Like everything else in the game, the combat is bland and repetitive. When you first begin, you can accept that this is essentially a Bond movie that you play. Because of that, you might be willing to accept certain limitations in the game. It is extremely linear, the combat is simple, and anytime you get to a point you are unsure of, you can either just walk around and look for the action prompt to pop up, or you can use Bond’s smartphone, which is like a watered-down version of Batman’s detective vision from Arkham Asylum, or the eagle vision from Assassin’s Creed.

At first, it is no big deal, and the game pushes you through the story. After a few levels of this, it quickly becomes limiting and irritating. By the third level you realize that you have seen all there is to the game, and the only reason to play is for the story.

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The multiplayer. Wait, there is a multiplayer?

Even though we reviewed this game after the retail release, it was still difficult to find any multiplayer games to join. Up to 16 players can join, in theory, you will be lucky to find that many people for long.

The multiplayer includes team deathmatch, objectives, and last man standing.  As you play you earn points to progress and unlock items.  It is nothing you haven’t seen before.  Like everything else in Blood Stone, it is alright, and has its fun moments, but is generally uninspired.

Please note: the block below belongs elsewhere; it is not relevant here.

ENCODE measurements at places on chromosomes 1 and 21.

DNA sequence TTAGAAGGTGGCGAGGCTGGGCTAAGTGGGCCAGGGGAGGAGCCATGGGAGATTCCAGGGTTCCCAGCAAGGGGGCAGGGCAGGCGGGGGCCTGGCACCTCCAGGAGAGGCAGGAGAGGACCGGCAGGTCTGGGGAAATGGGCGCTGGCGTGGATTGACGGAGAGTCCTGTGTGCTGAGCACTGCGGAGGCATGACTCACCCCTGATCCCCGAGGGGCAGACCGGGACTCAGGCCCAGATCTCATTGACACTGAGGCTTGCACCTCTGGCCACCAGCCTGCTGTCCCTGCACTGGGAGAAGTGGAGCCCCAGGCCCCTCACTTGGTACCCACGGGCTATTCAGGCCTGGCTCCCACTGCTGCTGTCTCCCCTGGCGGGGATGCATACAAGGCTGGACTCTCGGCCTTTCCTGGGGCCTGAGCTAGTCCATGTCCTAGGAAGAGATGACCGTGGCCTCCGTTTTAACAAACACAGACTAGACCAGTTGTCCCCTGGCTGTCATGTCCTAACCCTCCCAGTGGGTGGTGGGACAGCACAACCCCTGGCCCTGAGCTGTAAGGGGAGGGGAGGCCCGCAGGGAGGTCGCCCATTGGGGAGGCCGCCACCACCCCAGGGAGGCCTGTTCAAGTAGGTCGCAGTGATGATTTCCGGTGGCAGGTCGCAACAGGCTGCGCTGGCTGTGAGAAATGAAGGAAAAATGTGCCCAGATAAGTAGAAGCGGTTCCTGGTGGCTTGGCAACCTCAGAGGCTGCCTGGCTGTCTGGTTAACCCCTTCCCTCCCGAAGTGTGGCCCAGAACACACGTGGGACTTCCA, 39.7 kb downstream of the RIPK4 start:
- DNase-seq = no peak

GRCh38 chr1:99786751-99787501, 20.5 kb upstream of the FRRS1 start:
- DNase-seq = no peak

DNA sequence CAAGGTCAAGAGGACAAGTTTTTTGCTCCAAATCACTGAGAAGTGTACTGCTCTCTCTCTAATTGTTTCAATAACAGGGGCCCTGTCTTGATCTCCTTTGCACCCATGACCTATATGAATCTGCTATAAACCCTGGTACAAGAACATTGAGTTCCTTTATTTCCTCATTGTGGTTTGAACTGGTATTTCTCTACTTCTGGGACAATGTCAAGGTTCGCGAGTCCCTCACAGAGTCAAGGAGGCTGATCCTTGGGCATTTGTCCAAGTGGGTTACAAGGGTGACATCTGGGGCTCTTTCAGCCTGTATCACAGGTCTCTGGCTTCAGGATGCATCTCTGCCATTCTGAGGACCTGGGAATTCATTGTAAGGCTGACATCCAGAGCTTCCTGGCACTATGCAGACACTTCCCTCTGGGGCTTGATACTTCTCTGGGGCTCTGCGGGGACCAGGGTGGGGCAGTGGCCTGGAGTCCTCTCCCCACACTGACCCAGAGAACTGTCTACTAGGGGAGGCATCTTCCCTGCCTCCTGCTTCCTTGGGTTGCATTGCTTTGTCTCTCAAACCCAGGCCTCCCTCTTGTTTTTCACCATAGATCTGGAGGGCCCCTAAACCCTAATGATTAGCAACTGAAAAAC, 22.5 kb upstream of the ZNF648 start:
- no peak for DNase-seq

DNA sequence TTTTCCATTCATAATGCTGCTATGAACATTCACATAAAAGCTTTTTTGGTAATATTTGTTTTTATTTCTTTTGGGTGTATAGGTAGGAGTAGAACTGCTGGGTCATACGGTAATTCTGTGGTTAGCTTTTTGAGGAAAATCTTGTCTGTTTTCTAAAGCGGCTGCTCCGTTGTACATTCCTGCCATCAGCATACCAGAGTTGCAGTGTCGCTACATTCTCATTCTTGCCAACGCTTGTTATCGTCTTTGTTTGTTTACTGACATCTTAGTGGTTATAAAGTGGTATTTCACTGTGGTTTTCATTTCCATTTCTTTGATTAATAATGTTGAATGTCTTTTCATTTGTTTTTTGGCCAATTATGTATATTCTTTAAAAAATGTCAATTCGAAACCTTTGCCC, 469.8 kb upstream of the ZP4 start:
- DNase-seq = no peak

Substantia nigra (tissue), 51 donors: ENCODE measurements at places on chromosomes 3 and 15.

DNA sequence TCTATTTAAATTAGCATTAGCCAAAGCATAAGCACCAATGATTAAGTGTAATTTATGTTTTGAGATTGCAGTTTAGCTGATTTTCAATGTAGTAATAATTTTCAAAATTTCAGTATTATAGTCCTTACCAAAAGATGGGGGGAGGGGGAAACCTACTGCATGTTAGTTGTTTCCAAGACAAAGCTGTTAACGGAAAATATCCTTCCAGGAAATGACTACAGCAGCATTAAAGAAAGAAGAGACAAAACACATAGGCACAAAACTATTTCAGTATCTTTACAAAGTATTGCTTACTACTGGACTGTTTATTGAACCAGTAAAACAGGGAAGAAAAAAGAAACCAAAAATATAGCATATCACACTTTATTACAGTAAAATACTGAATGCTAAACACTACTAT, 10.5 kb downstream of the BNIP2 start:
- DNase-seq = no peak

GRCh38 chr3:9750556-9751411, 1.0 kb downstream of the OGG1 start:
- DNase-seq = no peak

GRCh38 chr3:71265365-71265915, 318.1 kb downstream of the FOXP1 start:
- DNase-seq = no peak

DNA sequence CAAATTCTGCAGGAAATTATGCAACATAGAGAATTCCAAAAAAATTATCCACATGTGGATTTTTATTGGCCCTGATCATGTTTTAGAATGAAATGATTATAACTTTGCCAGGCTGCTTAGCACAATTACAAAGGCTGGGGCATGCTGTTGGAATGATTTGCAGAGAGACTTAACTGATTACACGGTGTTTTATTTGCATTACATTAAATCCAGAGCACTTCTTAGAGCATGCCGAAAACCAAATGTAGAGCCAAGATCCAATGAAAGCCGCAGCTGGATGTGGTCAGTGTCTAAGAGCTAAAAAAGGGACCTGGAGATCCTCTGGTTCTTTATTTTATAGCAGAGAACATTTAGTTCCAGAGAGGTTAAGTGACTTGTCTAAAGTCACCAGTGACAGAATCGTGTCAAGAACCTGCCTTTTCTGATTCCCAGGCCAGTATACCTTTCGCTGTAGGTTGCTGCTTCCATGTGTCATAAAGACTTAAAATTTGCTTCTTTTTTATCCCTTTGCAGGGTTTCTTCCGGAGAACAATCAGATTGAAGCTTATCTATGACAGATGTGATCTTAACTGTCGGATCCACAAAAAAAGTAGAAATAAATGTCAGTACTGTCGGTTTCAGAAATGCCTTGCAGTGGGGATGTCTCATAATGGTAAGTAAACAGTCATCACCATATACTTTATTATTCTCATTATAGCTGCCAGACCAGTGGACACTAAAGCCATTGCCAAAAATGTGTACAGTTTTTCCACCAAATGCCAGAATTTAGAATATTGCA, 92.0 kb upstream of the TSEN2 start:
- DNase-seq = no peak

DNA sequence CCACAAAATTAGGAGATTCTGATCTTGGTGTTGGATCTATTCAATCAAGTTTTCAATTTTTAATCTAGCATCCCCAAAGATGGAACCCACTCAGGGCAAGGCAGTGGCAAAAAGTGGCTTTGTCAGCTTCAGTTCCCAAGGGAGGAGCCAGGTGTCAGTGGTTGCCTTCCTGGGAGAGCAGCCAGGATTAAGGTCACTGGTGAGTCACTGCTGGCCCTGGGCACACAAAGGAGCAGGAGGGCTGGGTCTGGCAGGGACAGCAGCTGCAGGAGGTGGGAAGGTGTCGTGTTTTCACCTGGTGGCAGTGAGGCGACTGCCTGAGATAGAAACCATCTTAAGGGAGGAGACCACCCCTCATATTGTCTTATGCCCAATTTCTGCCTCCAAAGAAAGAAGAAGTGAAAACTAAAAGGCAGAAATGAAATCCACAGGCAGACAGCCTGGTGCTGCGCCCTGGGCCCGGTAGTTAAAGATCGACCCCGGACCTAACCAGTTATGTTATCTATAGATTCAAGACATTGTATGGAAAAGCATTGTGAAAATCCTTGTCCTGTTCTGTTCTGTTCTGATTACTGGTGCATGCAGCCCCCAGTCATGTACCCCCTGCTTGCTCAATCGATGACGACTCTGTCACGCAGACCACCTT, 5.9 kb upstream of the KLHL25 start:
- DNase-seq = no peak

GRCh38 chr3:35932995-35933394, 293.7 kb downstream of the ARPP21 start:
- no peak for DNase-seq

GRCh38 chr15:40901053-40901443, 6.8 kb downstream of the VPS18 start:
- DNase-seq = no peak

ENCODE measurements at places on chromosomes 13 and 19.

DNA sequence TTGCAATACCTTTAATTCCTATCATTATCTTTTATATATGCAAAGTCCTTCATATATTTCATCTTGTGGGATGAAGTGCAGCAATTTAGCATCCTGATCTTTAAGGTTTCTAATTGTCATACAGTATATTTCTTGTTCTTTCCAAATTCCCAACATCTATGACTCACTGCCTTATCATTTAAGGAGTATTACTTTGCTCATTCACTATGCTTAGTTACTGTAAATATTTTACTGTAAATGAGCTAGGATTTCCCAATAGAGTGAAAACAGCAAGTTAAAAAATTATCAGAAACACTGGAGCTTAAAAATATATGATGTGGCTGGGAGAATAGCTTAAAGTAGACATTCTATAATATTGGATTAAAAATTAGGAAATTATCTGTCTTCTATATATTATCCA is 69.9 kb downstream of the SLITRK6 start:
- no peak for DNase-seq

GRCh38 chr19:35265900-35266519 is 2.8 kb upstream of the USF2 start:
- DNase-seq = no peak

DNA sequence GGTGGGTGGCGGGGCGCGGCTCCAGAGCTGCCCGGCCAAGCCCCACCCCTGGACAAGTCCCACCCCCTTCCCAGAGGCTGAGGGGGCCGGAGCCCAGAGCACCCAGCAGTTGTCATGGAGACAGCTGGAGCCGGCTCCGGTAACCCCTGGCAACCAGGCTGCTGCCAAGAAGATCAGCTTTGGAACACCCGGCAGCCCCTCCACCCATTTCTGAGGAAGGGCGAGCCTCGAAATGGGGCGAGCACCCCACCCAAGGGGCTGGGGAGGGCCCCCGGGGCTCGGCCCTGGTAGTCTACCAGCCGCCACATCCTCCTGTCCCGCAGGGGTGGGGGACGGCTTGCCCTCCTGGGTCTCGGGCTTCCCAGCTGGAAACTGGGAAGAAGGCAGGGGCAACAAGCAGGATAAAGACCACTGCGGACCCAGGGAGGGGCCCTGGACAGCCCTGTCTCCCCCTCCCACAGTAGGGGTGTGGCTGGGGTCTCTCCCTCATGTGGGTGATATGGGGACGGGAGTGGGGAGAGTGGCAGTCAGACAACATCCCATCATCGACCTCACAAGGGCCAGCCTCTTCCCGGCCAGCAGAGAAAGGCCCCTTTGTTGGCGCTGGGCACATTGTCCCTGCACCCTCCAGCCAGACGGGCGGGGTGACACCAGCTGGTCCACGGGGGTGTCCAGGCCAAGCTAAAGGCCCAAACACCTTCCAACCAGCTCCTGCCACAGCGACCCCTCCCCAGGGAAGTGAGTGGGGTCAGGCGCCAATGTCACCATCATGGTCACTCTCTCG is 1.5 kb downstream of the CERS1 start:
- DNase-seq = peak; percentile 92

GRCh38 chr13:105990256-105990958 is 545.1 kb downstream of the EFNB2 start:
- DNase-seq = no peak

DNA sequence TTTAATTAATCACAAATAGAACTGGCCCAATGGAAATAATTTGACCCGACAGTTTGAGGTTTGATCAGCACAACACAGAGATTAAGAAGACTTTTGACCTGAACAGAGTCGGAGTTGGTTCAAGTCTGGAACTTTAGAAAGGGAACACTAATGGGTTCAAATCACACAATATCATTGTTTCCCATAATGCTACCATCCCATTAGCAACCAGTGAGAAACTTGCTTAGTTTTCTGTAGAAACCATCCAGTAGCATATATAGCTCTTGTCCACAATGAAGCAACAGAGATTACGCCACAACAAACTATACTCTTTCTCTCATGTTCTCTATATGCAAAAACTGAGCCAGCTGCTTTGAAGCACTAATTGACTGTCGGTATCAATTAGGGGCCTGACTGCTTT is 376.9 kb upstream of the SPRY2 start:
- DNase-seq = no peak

While some multiplayer modes add value to a title, this multiplayer simply adds content. It seems like a late addition to the game.


For as big a property as Bond is, and for as easy it might seem to adapt James Bond for a video game, yet again we receive a mediocre Bond title. Blood Stone isn’t bad, but it sure ain’t good.

The story is classic Bond stuff, and hardcore fans should enjoy seeing Craig’s interpretation of the character in an original story, but dull and simple combat, mediocre graphics, and a generally uninspired feeling to the game define it.

Blood Stone might be worth a quick rental for fans, but for everyone else there are much better titles out there worth your time.

Score: 6 out of 10

(This game was reviewed on the Xbox 360 on a copy provided by Activision)